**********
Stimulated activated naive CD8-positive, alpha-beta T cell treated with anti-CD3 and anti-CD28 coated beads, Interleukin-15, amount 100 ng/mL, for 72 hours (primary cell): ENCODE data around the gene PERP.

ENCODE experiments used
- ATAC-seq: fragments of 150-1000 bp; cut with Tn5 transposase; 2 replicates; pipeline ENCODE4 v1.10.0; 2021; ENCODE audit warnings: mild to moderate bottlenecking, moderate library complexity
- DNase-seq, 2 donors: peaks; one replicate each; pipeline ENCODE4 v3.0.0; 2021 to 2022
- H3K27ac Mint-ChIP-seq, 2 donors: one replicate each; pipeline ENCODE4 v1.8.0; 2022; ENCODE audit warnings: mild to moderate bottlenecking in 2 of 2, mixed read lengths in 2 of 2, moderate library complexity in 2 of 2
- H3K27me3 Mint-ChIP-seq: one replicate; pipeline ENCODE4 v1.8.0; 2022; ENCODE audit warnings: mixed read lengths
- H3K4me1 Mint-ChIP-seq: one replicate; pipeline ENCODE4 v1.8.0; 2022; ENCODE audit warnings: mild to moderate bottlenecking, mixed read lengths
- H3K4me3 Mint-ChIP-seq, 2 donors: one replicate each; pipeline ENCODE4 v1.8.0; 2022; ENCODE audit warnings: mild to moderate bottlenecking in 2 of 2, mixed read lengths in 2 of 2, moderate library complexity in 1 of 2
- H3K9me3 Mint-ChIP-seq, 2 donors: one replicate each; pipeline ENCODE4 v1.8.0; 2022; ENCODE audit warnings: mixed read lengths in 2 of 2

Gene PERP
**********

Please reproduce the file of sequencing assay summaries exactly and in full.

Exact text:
Stimulated activated naive CD8-positive, alpha-beta T cell treated with anti-CD3 and anti-CD28 coated beads, Interleukin-15, amount 100 ng/mL, for 72 hours (primary cell): ENCODE data around the gene PERP.

ENCODE experiments used
- ATAC-seq: fragments of 150-1000 bp; cut with Tn5 transposase; 2 replicates; pipeline ENCODE4 v1.10.0; 2021; ENCODE audit warnings: mild to moderate bottlenecking, moderate library complexity
- DNase-seq, 2 donors: peaks; one replicate each; pipeline ENCODE4 v3.0.0; 2021 to 2022
- H3K27ac Mint-ChIP-seq, 2 donors: one replicate each; pipeline ENCODE4 v1.8.0; 2022; ENCODE audit warnings: mild to moderate bottlenecking in 2 of 2, mixed read lengths in 2 of 2, moderate library complexity in 2 of 2
- H3K27me3 Mint-ChIP-seq: one replicate; pipeline ENCODE4 v1.8.0; 2022; ENCODE audit warnings: mixed read lengths
- H3K4me1 Mint-ChIP-seq: one replicate; pipeline ENCODE4 v1.8.0; 2022; ENCODE audit warnings: mild to moderate bottlenecking, mixed read lengths
- H3K4me3 Mint-ChIP-seq, 2 donors: one replicate each; pipeline ENCODE4 v1.8.0; 2022; ENCODE audit warnings: mild to moderate bottlenecking in 2 of 2, mixed read lengths in 2 of 2, moderate library complexity in 1 of 2
- H3K9me3 Mint-ChIP-seq, 2 donors: one replicate each; pipeline ENCODE4 v1.8.0; 2022; ENCODE audit warnings: mixed read lengths in 2 of 2

Gene PERP